If your memories of spelling bees past involve clammy-hand panic or stultifying boredom in your elementary school auditorium, you may wonder why anyone would want to watch a spelling bee on television. But if you tune into the Scripps National Spelling Bee, odds are you'll understand the fascination pretty quickly. The bee, which began on Tuesday, with finals on Thursday, can feature roller coaster tension to rival Game of Thrones. So make sure you know what time the Scripps Spelling Bee will appear on your TV, and get ready to be R-I-V-E-T-E-D.

Get ready, also, to lose multiple hours of multiple days to watching young spellers prove their mettle. With nearly 300 contestants in eighth grade and below who have all worked very hard to get to the bee, of course it's going to take some time to narrow the field down to one champion. (Or two! The past two years, the contest has ended with a tie!) The Scripps Spelling Bee will air on ESPN, which underlines the fact that it isn't merely an academic contest. It's basically a full-on competitive sport.

The network streams preliminaries on ESPN3 on Wednesday from 8 a.m. to 5 p.m. ET. The network will begin showing the finals on Thursday at 10 a.m. ET on ESPN2, with the continued finals moving over to regular old ESPN at 8 p.m. ET.


The bright young competitors gracing your television screens have gone through multiple rounds at the local level before getting to travel to the finals in Washington, D.C. A lot of them have been to nationals before. Still, that doesn't make the competition any less pressure-filled, especially since over a million viewers have been known to tune in. Also, many contestants are starting to go through puberty, a time when it's horrifying enough to have people look at you when you're just walking down the street, let alone when you're trying to spell "vivisepulture" on national television.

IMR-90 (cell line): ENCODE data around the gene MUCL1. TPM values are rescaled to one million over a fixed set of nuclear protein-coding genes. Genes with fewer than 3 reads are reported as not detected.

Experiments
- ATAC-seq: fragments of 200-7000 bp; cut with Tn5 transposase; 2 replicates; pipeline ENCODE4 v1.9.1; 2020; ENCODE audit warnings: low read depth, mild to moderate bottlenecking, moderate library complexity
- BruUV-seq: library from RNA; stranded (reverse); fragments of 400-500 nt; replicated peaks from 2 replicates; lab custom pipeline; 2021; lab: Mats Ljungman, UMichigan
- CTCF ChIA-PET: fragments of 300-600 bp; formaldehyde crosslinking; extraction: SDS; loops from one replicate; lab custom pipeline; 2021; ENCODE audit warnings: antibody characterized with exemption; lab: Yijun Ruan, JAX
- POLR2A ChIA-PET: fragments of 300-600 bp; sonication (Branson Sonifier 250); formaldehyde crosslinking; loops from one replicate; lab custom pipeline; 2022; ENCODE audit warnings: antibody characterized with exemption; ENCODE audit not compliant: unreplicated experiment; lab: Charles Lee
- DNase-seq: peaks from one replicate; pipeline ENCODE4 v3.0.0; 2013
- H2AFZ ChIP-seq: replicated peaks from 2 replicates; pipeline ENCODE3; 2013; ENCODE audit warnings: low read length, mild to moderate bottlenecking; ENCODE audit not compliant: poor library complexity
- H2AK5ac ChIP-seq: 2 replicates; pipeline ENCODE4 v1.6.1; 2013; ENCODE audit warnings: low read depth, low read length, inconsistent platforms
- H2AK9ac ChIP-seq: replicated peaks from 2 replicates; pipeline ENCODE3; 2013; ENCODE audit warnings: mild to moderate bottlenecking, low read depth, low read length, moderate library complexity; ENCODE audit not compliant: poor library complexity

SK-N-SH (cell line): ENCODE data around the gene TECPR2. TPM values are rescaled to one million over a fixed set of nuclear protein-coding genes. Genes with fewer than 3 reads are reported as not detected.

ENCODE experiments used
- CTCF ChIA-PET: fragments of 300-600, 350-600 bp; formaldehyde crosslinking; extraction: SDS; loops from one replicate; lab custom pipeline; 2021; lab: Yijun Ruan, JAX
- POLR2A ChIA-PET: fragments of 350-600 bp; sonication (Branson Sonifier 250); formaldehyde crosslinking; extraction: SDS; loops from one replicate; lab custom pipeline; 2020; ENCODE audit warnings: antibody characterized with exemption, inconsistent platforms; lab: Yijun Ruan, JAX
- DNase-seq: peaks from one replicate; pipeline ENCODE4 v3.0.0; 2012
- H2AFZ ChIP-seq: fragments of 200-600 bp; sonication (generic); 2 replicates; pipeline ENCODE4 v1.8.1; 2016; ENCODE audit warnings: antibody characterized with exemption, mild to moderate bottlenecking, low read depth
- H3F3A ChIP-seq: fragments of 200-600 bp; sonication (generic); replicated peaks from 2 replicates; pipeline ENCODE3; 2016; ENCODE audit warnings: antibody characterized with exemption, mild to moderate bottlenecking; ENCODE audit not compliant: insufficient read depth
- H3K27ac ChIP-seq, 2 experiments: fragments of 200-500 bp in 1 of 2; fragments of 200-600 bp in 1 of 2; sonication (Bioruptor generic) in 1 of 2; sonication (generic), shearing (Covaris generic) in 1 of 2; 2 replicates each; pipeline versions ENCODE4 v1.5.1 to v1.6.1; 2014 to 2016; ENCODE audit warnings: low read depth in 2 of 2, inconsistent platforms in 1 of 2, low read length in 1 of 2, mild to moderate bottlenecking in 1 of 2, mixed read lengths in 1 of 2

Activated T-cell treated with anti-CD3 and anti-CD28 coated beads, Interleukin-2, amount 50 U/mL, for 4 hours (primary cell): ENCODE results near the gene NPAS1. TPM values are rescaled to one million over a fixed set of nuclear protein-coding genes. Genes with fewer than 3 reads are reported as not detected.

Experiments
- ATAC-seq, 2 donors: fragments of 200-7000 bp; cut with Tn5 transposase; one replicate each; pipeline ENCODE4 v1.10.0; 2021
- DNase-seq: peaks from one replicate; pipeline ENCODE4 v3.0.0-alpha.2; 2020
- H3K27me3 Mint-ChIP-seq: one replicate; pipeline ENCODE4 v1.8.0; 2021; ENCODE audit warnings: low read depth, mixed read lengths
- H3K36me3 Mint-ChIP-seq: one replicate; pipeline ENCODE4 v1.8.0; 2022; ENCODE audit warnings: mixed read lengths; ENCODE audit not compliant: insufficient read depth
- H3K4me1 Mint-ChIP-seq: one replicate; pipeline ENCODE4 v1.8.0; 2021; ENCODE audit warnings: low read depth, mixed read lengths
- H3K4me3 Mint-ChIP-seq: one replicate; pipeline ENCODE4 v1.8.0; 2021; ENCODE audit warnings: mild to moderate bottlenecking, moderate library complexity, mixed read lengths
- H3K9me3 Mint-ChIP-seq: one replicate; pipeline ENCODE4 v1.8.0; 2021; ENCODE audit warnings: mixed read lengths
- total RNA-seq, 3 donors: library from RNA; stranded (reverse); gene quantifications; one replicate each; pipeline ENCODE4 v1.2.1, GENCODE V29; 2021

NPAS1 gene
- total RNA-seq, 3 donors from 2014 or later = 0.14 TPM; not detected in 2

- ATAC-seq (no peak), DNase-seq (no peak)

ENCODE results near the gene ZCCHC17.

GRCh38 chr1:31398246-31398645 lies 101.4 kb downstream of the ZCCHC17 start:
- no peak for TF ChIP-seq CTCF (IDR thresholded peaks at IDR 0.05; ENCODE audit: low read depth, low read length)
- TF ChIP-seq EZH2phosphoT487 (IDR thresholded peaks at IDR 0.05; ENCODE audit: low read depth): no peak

This year's competition features a few spellers in particular worth watching. The youngest competitor in this year's Scripps Spelling Bee, Akash Vukoti, is only 6 years old. Since qualifying for nationals, Vukoti has appeared on both Steve Harvey's daytime talk show and "Little Big Shots." While demonstrating his prowess in a contest against Harvey, Vukoti correctly spelled the word "pneumonoultramicroscopicsilicovolcanokoniosis." I repeat, he is 6. So what have you done with your life lately?

Another one to watch is 11-year-old competitor Neil Maes, who was born severely hearing-impaired. Thanks to cochlear implants and other advances in hearing technology, he was able to, according to an article about him in The Washington Post, hear the well-wishes of his classmates as he headed off to the bee, where:

[T]he word reader at the bee will use an FM system that sends the word over a small radio frequency to a receiver located on the back of Neil’s head. That is then transmitted to a cochlear implant — a tiny receiver — that stimulates the auditory nerve and enables hearing.

For all the competitors, the Scripps National Spelling Bee represents the chance to achieve a dream after months of hard work. And that makes for some excellent television.